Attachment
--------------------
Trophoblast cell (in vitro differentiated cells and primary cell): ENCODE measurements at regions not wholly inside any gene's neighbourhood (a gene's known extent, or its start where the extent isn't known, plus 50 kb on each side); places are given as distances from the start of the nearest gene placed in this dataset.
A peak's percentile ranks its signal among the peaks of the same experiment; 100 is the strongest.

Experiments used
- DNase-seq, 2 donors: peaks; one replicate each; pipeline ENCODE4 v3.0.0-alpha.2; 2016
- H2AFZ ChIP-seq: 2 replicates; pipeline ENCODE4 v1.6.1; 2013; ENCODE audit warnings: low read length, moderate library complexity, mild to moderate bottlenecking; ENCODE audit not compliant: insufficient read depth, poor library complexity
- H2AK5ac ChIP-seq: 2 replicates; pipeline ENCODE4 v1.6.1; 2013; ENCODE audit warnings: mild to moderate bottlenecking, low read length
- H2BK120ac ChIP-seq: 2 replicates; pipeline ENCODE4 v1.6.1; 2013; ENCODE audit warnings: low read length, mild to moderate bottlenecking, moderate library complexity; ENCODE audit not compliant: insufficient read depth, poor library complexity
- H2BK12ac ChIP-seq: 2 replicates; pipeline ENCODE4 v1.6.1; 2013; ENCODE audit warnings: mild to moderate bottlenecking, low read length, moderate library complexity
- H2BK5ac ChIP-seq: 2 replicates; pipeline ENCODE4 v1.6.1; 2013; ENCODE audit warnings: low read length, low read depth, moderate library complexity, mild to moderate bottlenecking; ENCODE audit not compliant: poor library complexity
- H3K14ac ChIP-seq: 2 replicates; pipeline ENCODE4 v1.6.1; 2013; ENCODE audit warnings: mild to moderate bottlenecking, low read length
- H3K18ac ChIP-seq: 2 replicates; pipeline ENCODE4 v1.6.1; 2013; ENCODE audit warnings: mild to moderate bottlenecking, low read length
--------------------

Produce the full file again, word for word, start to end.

Trophoblast cell (in vitro differentiated cells and primary cell): ENCODE measurements at regions not wholly inside any gene's neighbourhood (a gene's known extent, or its start where the extent isn't known, plus 50 kb on each side); places are given as distances from the start of the nearest gene placed in this dataset.
A peak's percentile ranks its signal among the peaks of the same experiment; 100 is the strongest.

Experiments used
- DNase-seq, 2 donors: peaks; one replicate each; pipeline ENCODE4 v3.0.0-alpha.2; 2016
- H2AFZ ChIP-seq: 2 replicates; pipeline ENCODE4 v1.6.1; 2013; ENCODE audit warnings: low read length, moderate library complexity, mild to moderate bottlenecking; ENCODE audit not compliant: insufficient read depth, poor library complexity
- H2AK5ac ChIP-seq: 2 replicates; pipeline ENCODE4 v1.6.1; 2013; ENCODE audit warnings: mild to moderate bottlenecking, low read length
- H2BK120ac ChIP-seq: 2 replicates; pipeline ENCODE4 v1.6.1; 2013; ENCODE audit warnings: low read length, mild to moderate bottlenecking, moderate library complexity; ENCODE audit not compliant: insufficient read depth, poor library complexity
- H2BK12ac ChIP-seq: 2 replicates; pipeline ENCODE4 v1.6.1; 2013; ENCODE audit warnings: mild to moderate bottlenecking, low read length, moderate library complexity
- H2BK5ac ChIP-seq: 2 replicates; pipeline ENCODE4 v1.6.1; 2013; ENCODE audit warnings: low read length, low read depth, moderate library complexity, mild to moderate bottlenecking; ENCODE audit not compliant: poor library complexity
- H3K14ac ChIP-seq: 2 replicates; pipeline ENCODE4 v1.6.1; 2013; ENCODE audit warnings: mild to moderate bottlenecking, low read length
- H3K18ac ChIP-seq: 2 replicates; pipeline ENCODE4 v1.6.1; 2013; ENCODE audit warnings: mild to moderate bottlenecking, low read length